A key point Hill returns to several times throughout the series is that the major problem in tackling domestic abuse is that it’s largely imagined as a series of physically violent acts.

The system of entrapment she refers to as “coercive control” is ignored. Many red flag behaviours within a relationship are considered normal or even as evidence of love and commitment. Physical violence may not even play a part in a woman’s experiences of domestic abuse. Casting a light on coercive control, and examining how people both here and overseas are seeking to educate society on these behaviours to try to save the lives of women, is the driving force of the series.

We are introduced to the concept of coercive control early in the first episode through the story of victim-survivor Jessica – a strong and independent woman whose former partner set about controlling her and breaking down her confidence. The web of abuse in which she became entangled is chilling, yet Jessica’s story is wholly recognisable to anyone who has been in a similar situation, particularly when she says that the abuse she endured could be mistaken for somebody “having an intense interest in you”. Indeed, through fictions such as Hollywood movies, women are taught that masculine intensity is often highly desirable.

This normalisation of controlling behaviours becomes evident when politician turned activist Phil Cleary makes plain that the problem is men’s misogyny, or when we’re told that men are using simple $9 devices they get online to track their former partners, or when Hill highlights the severe lack of men’s behavioural change programs.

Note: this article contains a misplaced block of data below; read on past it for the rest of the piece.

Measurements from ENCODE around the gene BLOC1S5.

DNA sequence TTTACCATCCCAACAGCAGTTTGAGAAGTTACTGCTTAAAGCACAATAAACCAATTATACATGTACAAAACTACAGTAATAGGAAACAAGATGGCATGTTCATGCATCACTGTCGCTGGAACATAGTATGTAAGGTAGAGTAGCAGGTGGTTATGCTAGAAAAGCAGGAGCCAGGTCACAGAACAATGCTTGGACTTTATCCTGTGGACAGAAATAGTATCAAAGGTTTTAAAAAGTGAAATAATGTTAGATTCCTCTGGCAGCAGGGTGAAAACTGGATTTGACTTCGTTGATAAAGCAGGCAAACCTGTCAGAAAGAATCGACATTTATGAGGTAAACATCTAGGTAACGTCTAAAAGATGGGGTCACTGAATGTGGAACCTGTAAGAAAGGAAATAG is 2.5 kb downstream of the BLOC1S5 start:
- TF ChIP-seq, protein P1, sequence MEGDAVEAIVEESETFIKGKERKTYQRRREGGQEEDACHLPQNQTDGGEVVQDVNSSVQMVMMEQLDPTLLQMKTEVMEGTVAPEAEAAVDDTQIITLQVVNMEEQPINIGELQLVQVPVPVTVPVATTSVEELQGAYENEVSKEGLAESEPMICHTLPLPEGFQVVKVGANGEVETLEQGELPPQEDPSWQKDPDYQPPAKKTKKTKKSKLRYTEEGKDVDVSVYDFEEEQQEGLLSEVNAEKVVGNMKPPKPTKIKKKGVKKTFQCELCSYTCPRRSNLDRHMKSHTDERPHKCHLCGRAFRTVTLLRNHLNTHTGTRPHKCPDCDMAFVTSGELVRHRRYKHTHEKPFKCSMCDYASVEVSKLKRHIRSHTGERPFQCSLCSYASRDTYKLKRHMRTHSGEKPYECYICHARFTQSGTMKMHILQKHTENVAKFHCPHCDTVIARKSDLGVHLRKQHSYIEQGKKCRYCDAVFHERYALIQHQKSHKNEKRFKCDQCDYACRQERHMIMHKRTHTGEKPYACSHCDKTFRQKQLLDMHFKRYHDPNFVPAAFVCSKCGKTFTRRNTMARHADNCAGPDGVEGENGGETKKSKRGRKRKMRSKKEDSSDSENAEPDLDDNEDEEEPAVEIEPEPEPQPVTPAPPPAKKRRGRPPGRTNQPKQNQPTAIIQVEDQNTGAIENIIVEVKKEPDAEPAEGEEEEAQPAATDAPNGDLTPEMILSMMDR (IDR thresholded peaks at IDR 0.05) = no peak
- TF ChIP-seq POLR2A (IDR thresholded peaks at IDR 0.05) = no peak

The series makes these realities impossible to ignore. Hill contrasts this with the fact that women are continually told to police their own actions to avoid violence – whether we’re told to not walk home alone in the dark or when we hear the continual refrain of “why didn’t she leave?” Men’s violence is viewed as an inevitability for which women are made responsible.

When it comes to abuse and violence experienced by women, the abuser is only part of the story. The second episode explores how the state also plays a role. Women who are further marginalised by race particularly encounter this problem. Aboriginal women experience violence at a rate 34 times higher than other women in Australia, but often end up being criminalised when we seek police assistance.